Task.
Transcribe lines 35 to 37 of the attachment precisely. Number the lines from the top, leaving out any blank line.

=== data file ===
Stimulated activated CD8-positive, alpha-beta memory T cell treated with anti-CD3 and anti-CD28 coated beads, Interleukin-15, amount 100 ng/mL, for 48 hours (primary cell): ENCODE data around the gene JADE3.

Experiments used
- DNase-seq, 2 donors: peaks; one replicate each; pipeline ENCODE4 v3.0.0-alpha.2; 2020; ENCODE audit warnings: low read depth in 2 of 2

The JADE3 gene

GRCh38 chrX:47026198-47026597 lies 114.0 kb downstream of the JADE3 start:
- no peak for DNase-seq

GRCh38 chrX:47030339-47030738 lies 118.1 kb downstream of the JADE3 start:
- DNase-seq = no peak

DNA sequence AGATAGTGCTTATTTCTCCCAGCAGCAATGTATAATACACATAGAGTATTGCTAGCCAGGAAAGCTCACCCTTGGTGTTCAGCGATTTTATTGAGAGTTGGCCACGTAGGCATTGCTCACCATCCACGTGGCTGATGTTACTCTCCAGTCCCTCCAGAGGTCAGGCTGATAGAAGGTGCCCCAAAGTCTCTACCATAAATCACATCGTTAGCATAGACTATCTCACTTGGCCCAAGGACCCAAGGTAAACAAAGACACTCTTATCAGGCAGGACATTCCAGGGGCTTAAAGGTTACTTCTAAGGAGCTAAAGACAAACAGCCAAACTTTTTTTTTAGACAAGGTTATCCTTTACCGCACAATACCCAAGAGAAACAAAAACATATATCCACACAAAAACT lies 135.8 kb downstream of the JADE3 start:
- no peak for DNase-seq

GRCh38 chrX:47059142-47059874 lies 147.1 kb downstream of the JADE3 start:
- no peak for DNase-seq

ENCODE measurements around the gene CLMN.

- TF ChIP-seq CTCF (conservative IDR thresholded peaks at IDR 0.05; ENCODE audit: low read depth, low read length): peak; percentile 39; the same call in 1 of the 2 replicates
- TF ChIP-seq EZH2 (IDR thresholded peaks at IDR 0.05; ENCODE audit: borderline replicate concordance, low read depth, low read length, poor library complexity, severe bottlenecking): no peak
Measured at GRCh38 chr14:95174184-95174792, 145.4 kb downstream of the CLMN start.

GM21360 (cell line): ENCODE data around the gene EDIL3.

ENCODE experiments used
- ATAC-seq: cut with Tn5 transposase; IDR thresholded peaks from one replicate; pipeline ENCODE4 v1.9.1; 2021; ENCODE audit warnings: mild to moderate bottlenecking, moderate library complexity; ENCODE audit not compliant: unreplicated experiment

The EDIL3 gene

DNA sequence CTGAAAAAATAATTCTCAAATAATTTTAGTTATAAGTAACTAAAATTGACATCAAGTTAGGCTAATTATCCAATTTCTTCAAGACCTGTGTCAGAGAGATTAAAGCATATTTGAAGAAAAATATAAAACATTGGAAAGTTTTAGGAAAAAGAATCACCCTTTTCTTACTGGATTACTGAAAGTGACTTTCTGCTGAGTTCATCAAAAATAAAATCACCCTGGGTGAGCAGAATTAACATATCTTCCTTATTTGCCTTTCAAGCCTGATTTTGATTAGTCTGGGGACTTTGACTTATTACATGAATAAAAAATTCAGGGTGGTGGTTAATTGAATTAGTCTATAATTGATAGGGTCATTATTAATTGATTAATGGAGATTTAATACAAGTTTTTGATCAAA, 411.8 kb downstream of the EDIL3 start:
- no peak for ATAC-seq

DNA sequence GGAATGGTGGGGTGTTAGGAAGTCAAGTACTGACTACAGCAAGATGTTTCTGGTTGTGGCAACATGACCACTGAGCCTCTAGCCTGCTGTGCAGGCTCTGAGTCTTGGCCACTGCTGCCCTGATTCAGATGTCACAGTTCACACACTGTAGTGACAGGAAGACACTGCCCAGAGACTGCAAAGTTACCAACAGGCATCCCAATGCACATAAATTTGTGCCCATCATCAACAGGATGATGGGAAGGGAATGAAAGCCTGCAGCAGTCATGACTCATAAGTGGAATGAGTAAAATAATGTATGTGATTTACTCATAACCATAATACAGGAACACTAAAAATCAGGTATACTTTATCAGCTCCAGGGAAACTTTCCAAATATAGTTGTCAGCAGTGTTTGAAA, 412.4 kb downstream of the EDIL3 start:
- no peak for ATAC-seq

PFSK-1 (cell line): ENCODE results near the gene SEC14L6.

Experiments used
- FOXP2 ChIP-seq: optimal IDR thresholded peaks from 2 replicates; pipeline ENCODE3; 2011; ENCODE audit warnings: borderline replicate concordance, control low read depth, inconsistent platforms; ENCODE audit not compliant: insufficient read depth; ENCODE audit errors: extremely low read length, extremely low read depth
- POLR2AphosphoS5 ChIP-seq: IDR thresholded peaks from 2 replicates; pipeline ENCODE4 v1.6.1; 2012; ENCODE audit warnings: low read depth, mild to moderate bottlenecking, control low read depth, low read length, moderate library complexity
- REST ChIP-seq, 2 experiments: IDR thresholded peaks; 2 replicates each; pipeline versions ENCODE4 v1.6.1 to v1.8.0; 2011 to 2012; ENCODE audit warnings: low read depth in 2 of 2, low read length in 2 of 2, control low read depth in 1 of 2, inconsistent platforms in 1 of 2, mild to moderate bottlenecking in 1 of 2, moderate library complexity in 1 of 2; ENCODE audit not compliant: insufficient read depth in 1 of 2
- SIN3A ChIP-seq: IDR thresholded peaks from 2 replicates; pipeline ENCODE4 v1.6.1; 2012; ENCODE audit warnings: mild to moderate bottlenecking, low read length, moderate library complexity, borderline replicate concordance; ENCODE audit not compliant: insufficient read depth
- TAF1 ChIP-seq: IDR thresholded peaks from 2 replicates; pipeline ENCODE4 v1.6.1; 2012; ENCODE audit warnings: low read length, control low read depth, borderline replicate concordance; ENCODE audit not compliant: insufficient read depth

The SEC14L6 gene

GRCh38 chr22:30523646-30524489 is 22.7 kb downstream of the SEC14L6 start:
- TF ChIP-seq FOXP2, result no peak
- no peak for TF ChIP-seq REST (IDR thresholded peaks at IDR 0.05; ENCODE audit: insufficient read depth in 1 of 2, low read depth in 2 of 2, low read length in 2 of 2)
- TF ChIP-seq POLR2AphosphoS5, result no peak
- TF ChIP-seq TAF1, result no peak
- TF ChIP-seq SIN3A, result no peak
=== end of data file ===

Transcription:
- no peak for TF ChIP-seq REST (IDR thresholded peaks at IDR 0.05; ENCODE audit: insufficient read depth in 1 of 2, low read depth in 2 of 2, low read length in 2 of 2)
- TF ChIP-seq POLR2AphosphoS5, result no peak
- TF ChIP-seq TAF1, result no peak